Skip to main content

Breaking Down Food Fads: The Gluten-Free Diet

By Margaret Martin, RD, MS, LDN, CDCES May 1, 2019Pearls of Wisdom Blog

Gluten is one of the most popular food topics in recent years. Gluten is a protein found in wheat, barley, and rye grains. A Consumer Reports survey from 2014 found that 63% of Americans believe a gluten-free diet would improve their physical or mental health, and about one third of people buy gluten-free products or try to avoid gluten. The gluten-free product market was valued at about 4.72 billion in 2017.

Let’s do some digging to learn more about the gluten-free diet.

What is a gluten-free diet?

 A gluten-free diet is free of foods, products, and ingredients that contain gluten, such as wheat, barley, and rye. Gluten-free foods and grains such as amaranth, corn, legumes, potatoes, quinoa, rice, and seeds are used as substitutes.

Who can benefit from a gluten-free diet?

Celiac disease is an autoimmune condition in which gluten triggers damage to the small intestine. For people with celiac disease, following a gluten-free diet  improves gastrointestinal and neurological health, protects bone density, decreases nutrient malabsorption (iron, calcium, B vitamins), and improves quality of life. By decreasing damage to the intestinal tract, a gluten-free diet also decreases the risk of cancer for people with celiac disease.

According to the National Institute of Diabetes and Digestive and Kidney Disease, only one in 141 Americans have celiac disease.

Some people may have non-celiac gluten sensitivity (NCGS). Research on NCGS is still ongoing. People with NCGS have similar symptoms to people with celiac disease such as abdominal pain, but the small intestine is not damaged. People with NCGS often report less gastrointestinal discomfort and improved food tolerance on a gluten-free diet, but so far, there is no evidence that it reduces their cancer risk.

If your doctor or registered dietitian has recommended a gluten-free diet for you, click here for a sample gluten-free meal plan.

How does gluten affect cancer risk for people without celiac disease?

For people who do not have celiac disease, research shows no cancer protection from avoiding gluten.

Whole grains contain fiber and other important nutrients that fuel and protect the body. Studies show that the more whole grains a person eats, including foods with gluten, the lower the risk for most cancers, including breast, prostate, and colon cancer.

What are the disadvantages of a gluten-free diet?

Avoiding gluten limits food choices. The gluten-free products often cost more than the foods with gluten that they are meant to replace.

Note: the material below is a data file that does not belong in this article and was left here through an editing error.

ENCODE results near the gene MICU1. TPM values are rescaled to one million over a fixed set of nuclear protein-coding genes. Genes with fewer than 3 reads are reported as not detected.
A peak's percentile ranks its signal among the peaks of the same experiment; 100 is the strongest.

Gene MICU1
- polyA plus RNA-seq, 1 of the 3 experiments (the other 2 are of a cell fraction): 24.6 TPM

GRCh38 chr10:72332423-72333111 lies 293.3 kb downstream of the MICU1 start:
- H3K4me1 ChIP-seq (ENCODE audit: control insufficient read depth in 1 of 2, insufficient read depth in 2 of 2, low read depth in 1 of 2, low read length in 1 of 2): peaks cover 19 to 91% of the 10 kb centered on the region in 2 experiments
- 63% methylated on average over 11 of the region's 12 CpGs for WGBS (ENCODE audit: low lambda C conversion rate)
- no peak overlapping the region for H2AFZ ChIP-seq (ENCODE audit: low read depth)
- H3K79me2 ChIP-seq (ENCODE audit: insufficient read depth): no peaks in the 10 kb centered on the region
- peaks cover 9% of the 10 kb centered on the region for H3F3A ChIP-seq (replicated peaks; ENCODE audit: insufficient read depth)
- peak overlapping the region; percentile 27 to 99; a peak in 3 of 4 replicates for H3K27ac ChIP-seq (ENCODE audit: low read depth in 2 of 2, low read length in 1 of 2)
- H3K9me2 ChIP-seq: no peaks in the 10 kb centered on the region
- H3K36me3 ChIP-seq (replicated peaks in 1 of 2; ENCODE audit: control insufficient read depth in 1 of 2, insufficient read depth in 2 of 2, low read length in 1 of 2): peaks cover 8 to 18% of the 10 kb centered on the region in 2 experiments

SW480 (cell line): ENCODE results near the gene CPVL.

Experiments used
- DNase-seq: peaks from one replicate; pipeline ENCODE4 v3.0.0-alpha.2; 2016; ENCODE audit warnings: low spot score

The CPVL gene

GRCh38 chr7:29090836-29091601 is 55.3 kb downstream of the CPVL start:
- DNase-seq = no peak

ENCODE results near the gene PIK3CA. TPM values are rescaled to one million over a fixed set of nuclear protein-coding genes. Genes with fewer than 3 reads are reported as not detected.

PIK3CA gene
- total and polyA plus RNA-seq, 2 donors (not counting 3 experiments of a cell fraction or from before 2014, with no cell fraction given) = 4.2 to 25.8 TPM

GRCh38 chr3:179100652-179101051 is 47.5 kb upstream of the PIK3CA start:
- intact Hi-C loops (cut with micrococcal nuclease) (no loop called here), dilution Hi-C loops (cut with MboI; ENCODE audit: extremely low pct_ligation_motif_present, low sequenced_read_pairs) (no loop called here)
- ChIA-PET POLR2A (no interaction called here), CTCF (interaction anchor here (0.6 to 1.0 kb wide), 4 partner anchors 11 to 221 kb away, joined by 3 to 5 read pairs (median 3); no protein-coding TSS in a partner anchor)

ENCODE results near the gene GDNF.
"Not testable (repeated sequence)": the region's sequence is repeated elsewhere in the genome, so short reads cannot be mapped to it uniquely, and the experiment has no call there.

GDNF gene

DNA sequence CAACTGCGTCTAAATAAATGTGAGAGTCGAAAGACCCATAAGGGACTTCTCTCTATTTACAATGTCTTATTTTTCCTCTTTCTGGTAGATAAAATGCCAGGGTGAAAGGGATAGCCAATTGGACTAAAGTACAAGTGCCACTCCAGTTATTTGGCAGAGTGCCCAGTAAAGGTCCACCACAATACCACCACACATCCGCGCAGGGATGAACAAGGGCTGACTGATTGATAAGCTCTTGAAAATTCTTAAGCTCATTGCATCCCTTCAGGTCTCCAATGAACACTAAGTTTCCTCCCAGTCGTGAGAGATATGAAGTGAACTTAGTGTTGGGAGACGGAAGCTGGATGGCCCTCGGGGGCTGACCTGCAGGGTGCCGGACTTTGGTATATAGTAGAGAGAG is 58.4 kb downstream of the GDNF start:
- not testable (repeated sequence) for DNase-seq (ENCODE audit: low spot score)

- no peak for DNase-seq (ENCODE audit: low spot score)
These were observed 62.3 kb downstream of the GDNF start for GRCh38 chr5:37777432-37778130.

By excluding many whole grains, a gluten-free diet may not provide enough key nutrients such as folate, carbohydrates, iron, niacin, zinc and fiber which can affect immunity and overall health.

Although many Americans try the gluten-free diet for weight loss, there is no evidence that supports following this diet for weight loss. Gluten-free products are not low-calorie. In fact, some gluten-free products contain more calories and refined grains than the products with gluten that they replace.

Talk to your doctor and registered dietitian about your nutritional needs during cancer treatment.

When you have digestive issues and food sensitivities during cancer treatment, work with your doctor and registered dietitian to manage these side effects. Talk to your healthcare team before eliminating gluten or any other foods from your menu.

Your food intake and nutrient absorption is crucial for the best outcome from your cancer treatment. If you have celiac disease or a gluten sensitivity, work with your doctor and registered dietitian to create an eating plan that addresses all your needs.

Margaret Martin, RD, MS, LDN, CDCES

Author Margaret Martin, RD, MS, LDN, CDCES

Nutrition Educator Margaret Martin is a Licensed Dietitian and Nutritionist in the State of Tennessee as well as a Certified Diabetes Educator. Margaret graduated from the University of Alabama with a Bachelor of Science in Dietetics and received her Master’s Degree in Nutrition Science & Public Health from the University of Tennessee. With more than 10 years of experience in Clinical Nutrition, Margaret has also worked in the insurance industry with WellPoint Inc. and Blue Cross Blue Shield providing telephonic nutrition consultations, service assistance, and web-based nutrition education. In her free time Margaret volunteers with the American Lung Association’s annual “Lung Force Walk" in Middle Tennessee. She belongs to the Oncology Nutrition & Diabetes Care and Education Dietetic Practice Groups of the Academy of Nutrition and Dietetics.

More posts by Margaret Martin, RD, MS, LDN, CDCES

Leave a Reply